iBio: Why I Think a Buyout Deal is on the Table, Right Now.
By Jim Tassano 6 June 2019
In a previous article, Marc Keiser and I gave our argument that Kenneth Dart was actively working to sell the CDMO, iBio.
One of the most recent developments was an 8-K filed on May 30, 2019 showing that iBio was going to pay their CFO, James P. Mullaney, a $150,000 bonus. This is what it said:
Item 5.02 Departure of Directors or Certain Officers; Election of Directors; Appointment of Certain Officers; Compensatory Arrangements of Certain Officers.
On May 30, 2019, the Compensation Committee of the Board of Directors of iBio, Inc. (the “Corporation”) approved bonus payments payable to James P. Mullaney, Chief Financial Officer of the Corporation, in recognition of Mr. Mullaney’s services in undertaking additional operational tasks for the Corporation outside his regular duties as Chief Financial Officer. Subject to Mr. Mullaney’s continued employment with the Corporation, the Committee approved the following bonus payments payable to Mr. Mullaney: (a) $50,000 payable promptly after May 30, 2019, (b) $50,000 payable on August 1, 2019, and (c) $50,000 payable on November 1, 2019. To earn and receive a bonus payment, Mr. Mullaney must remain actively and continuously employed by the Corporation through the applicable payment date. …”
Notice that it states “$50,000 payable promptly after May 30, 2019”. The form was filed May 30. That means he is getting paid right now for his “additional operational tasks”.
iBio announced the appointment of Thomas Isett on April 1, 2019. We can assume it took some time between his actual joining iBio and that press release. It is now early June. He has had over two months to work on his mission, which we believe is to arrange the sale of iBio CDMO, at the least.
Now, the CFO is being paid an amount of money basically equal to what Thomas Isett is being paid.
Why pay the CFO in case Tom Isett might find a deal? That would be excessive. But Mr. Isett has had two months to work on the project.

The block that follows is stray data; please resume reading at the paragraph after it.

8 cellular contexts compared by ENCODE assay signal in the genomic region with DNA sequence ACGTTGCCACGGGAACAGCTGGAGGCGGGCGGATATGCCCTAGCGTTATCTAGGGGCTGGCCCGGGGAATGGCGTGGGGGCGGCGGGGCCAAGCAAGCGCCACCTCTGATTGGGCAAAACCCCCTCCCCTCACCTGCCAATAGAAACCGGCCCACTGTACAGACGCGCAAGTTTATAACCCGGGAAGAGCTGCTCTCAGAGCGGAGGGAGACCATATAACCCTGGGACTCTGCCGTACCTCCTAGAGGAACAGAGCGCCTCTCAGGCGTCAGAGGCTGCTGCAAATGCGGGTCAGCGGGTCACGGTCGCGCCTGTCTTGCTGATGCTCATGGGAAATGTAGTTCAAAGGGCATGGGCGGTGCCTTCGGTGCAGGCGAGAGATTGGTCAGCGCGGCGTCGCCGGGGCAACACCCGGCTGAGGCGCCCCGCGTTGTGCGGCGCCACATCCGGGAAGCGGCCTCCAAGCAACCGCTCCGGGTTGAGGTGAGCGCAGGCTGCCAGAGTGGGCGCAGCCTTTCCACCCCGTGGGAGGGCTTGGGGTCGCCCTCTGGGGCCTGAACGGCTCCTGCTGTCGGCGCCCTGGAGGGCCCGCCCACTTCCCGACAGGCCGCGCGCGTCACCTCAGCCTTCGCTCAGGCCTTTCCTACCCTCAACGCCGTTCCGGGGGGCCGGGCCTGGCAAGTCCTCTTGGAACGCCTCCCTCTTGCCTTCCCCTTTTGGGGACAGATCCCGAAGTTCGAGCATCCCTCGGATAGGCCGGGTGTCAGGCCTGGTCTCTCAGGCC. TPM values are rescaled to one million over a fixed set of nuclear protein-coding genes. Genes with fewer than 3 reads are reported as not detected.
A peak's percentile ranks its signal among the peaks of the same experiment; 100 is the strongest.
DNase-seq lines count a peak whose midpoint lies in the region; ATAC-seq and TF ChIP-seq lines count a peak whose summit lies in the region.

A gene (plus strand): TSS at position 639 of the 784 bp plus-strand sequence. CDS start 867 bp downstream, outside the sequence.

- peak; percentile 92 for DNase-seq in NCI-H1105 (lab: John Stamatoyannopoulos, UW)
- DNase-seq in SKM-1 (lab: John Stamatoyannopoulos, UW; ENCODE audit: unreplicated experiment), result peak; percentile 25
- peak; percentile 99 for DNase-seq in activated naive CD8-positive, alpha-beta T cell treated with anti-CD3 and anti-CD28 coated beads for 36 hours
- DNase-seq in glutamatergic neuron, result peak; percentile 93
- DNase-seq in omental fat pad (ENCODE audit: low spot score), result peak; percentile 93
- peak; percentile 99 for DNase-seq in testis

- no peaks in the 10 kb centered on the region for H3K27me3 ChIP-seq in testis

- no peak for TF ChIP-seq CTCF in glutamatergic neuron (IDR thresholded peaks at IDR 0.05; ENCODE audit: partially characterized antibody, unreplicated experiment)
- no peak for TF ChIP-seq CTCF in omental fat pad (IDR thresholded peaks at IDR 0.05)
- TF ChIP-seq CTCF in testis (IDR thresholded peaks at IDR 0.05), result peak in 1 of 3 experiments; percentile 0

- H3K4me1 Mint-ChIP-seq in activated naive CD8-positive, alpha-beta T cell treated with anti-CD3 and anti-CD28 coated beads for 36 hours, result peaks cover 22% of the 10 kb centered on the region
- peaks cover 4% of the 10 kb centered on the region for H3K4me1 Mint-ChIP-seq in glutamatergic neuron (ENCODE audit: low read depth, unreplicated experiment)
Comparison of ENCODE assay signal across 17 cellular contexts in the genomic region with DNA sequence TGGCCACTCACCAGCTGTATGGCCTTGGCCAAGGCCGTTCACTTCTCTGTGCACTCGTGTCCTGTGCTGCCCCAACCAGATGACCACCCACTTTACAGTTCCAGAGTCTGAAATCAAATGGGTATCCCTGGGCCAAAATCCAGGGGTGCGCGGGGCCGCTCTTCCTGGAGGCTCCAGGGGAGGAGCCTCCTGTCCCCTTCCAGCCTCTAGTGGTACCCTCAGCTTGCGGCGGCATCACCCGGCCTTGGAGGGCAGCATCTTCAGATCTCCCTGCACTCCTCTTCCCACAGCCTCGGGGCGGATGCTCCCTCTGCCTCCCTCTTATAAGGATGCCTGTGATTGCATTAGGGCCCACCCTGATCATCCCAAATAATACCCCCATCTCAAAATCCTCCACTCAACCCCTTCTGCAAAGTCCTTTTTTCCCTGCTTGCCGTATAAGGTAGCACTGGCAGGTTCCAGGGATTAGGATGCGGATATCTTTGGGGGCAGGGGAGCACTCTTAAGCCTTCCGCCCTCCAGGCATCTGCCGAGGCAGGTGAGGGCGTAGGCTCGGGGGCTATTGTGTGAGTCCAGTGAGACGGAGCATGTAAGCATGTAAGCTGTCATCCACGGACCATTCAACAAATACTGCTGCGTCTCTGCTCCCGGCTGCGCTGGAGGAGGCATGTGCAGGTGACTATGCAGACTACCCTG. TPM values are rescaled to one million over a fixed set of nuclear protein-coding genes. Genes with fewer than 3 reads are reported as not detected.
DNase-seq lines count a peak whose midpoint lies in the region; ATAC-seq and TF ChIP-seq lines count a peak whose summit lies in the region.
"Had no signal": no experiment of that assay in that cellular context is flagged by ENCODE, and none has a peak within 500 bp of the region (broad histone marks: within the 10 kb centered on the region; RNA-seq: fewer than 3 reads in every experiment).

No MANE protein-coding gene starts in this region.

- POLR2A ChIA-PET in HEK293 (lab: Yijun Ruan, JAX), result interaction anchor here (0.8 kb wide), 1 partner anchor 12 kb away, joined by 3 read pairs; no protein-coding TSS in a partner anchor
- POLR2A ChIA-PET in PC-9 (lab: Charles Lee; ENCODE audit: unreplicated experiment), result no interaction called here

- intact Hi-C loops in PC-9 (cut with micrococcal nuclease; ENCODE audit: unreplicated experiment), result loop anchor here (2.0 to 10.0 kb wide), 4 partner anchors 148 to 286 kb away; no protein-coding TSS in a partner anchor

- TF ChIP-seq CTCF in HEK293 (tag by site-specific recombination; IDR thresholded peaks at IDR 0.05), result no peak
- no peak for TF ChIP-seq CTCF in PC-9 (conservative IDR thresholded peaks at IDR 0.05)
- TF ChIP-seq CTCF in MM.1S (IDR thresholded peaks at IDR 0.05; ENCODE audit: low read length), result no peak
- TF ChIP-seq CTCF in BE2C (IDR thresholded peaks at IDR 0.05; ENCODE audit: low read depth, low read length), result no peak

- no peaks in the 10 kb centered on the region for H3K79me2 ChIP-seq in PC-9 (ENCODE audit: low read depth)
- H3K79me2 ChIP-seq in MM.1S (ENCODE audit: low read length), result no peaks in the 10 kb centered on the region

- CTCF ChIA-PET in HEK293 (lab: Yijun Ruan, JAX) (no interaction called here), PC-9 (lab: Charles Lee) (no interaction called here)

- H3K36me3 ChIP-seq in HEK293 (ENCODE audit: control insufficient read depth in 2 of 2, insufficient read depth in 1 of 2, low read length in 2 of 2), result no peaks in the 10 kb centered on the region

I think that iBio is paying the CFO, James Mullaney, the bonus, immediately, because there is at least one deal on the table. Thomas Isett has done his job, at least in part, and now the grindingly difficult work is needed by James Mullaney.
I suspect negotiations are ongoing, and maybe other buyers are entering the picture. But odds are high that Thomas Isett has succeeded in arranging negotiations for a merger, with at least one company.
When it is all hammered out, the announcement will be made. Kenneth Dart can pull a big rabbit out of a small hat. The rabbit may be in the hat now.
Further evidence is an article by Thomas Isett, 24 May 2019, Advanced Therapies: Landscape, the Road Forward, and M&A.
"The heat is on in biologics manufacturing M&A, too. Danaher grabbed GE’s BioProcess business for $21B to pair with their Pall Life Science holding. Meanwhile, a couple of CDMOs made grabs for viral vector capability and capacity. Thermo Fisher shelled out $1.7B for Brammer Bio, and Catalent paid $1.2B for Paragon Bioservices, within weeks of one another. It is remarkable that Paragon had only just held the grand opening of its new viral vector facility four days before its deal with Catalent was announced.
It’s hard to imagine the field getting any hotter over the coming years. However, with therapeutic proteins far from “mature,” cell and gene therapies just entering the growth stage of their life cycle and the field of biofabrication hardly even out of the gate, there’s almost certainly much more to come. So, hold on to your hat: there is plenty of activity in advanced therapies, bioprocess systems and biologics CDMOs in the forecast. "
That last sentence may be predictive, as Thomas Isett may know of a biologics CDMO about to be involved with a merger, soon.